Antirevivalism in Antebellum America: A Collection of Religious Voices

James D. Bratt
Rutgers University Press, 2005 - 278 pàgines
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One of the most enduring images from the early years of American history is that of a preacher on horseback, slogging through mud and rain to bring folks in the backwoods the message of God and glory. Such religious revivals not only became the defining mark of American religion but also played a central role in the nation's developing identity, independence, and democratic principles.

But revivalism has always generated opposition, too, even in its century of glory. In Anti-Revivalism in Antebellum America, James D. Bratt offers extensive introductions to primary anti-revivalist documents. These works range from the Philadelphia Methodist John F. Watson's protests against camp meetings in 1819, to Elizabeth Cady Stanton's "Eighty Years and More," written in 1898, in which she recalls her youthful encounter with revival preaching and her rebound into political activism and religious agnosticism. Through the recovered voices of antebellum religious critics, Bratt shows how American culture was already being reshaped a generation before the Civil War and how evangelical religion stood at the center of a "culture war."

If revivals typified the era when Americans launched and defined their new nation, then objections to these revivals embodied the growing discontent at what the nation had become. An important and long overdue collection, this book urges an understanding of anti-revival literature both in the context of the era when it emerged as well as in terms of the broader dynamic of American life.

Includes selections from Orestes Brownson, Horace Bushnell, Calvin Colton, Orville Dewey, Albert Baldwin Dod, George Elley, Charles G. Finney, John Williamson Nevin, Stephen Olin, Phoebe Palmer, Daniel Alexander Payne, Ephraim Perkins, Elizabeth Cady Stanton, Joseph Smith, Harriet Beecher Stowe, La Roy Sunderland, John Fanning Watson, Ellen G. White, and Friedrich C. D. Wyneken.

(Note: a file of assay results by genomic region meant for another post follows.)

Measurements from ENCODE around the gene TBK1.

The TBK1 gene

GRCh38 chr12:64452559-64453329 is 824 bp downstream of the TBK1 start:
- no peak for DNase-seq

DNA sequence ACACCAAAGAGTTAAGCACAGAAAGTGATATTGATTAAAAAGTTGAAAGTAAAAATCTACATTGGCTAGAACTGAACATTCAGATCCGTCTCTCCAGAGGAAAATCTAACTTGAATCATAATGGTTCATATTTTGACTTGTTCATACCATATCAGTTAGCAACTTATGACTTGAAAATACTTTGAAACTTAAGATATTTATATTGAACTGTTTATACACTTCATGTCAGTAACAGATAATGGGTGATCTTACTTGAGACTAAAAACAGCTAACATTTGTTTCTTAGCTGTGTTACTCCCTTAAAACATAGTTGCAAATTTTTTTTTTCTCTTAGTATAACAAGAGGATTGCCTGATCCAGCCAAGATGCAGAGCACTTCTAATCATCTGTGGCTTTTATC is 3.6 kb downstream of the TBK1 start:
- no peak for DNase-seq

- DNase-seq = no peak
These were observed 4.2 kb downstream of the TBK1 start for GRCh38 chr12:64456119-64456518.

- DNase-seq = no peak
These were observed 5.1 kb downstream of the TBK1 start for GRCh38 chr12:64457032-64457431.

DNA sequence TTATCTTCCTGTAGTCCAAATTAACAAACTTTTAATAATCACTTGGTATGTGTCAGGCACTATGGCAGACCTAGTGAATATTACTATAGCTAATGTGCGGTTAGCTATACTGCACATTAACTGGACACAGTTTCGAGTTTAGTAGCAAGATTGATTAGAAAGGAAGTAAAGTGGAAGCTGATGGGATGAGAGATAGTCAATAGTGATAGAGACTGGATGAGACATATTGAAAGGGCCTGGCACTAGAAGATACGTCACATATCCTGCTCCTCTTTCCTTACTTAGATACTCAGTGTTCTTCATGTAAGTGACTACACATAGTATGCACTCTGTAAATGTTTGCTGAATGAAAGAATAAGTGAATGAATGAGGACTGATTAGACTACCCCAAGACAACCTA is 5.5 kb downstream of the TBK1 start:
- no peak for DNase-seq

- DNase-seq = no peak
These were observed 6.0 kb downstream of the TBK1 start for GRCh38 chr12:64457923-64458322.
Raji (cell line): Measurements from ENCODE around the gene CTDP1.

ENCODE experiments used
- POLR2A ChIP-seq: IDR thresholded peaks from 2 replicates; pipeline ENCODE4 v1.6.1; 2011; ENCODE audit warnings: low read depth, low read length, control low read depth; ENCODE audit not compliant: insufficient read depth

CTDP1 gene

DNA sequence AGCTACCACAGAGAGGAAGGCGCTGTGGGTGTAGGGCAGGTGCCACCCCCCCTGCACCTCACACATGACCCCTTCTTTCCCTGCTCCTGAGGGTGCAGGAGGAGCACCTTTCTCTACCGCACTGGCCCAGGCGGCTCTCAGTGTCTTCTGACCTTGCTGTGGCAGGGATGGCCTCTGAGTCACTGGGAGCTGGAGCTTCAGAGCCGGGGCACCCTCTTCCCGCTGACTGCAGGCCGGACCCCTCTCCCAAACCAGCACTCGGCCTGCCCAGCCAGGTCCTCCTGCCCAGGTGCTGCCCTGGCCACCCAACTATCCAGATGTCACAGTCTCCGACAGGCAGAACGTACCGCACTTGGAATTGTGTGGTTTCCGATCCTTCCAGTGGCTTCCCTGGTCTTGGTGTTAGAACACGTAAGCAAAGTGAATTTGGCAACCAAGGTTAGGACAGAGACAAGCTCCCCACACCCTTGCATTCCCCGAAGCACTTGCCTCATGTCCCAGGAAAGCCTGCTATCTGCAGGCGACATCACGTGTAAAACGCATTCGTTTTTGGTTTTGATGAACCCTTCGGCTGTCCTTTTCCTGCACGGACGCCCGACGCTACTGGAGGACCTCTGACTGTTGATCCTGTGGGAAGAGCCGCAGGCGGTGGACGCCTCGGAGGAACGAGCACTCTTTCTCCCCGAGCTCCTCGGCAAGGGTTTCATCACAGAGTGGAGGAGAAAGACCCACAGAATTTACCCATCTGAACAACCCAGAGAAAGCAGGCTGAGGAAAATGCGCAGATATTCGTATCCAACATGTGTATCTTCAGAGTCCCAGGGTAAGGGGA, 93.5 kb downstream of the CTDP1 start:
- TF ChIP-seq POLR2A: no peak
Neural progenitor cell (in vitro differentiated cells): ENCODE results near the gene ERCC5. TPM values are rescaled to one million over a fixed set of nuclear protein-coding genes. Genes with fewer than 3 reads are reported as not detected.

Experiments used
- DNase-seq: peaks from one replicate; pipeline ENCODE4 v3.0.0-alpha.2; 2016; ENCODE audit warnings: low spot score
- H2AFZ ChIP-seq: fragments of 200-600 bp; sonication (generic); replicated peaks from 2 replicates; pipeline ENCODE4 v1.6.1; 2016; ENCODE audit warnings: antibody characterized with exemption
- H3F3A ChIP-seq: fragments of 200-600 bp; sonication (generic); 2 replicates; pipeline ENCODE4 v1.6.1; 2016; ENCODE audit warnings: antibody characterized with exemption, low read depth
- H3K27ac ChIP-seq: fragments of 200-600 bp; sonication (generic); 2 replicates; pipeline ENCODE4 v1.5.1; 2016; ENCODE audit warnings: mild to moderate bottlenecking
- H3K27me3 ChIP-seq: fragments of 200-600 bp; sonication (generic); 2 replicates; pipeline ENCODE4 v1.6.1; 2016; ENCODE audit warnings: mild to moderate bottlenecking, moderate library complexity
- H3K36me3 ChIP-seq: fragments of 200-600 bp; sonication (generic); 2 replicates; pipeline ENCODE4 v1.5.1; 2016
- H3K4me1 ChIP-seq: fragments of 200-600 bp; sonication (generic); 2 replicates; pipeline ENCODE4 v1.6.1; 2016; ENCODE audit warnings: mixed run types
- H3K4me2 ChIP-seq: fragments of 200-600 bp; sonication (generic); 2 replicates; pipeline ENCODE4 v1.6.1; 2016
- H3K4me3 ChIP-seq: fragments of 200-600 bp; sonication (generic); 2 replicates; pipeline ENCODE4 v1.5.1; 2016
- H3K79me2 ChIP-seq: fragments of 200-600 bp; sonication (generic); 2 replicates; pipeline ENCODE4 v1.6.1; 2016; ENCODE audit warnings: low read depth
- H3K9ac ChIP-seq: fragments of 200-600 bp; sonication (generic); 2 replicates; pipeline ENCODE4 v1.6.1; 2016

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CampMeeting Craziness
The Arrogance of Revival Theology
A Methodist against Extravagance
Attacking Pious Ignorance
The Terrors of Calvinist Tyranny
The Dangers of AntiCalvinist Tyranny
Good Taste and Tolerance
A Plea for Pastoral Prerogative
From Ecstasy to Scripture
Dignified Biblical Religion
From Revival to Romance
From Revival to New Revelation
From the New Heart to the End of the Age
From Revival to Secular Psychology
From Revival to Womens Rights
From Revival to Rome

The Swarming Pests of Methodism
Not the Anxious Bench but the Communion Rail
In Praise of Family Nurture
Revivals in Need of Perfection

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Sobre l'autor (2005)

James D. Bratt is a professor of history at Calvin College in Grand Rapids, Michigan, and the director of the Calvin Center for Christian Scholarship.

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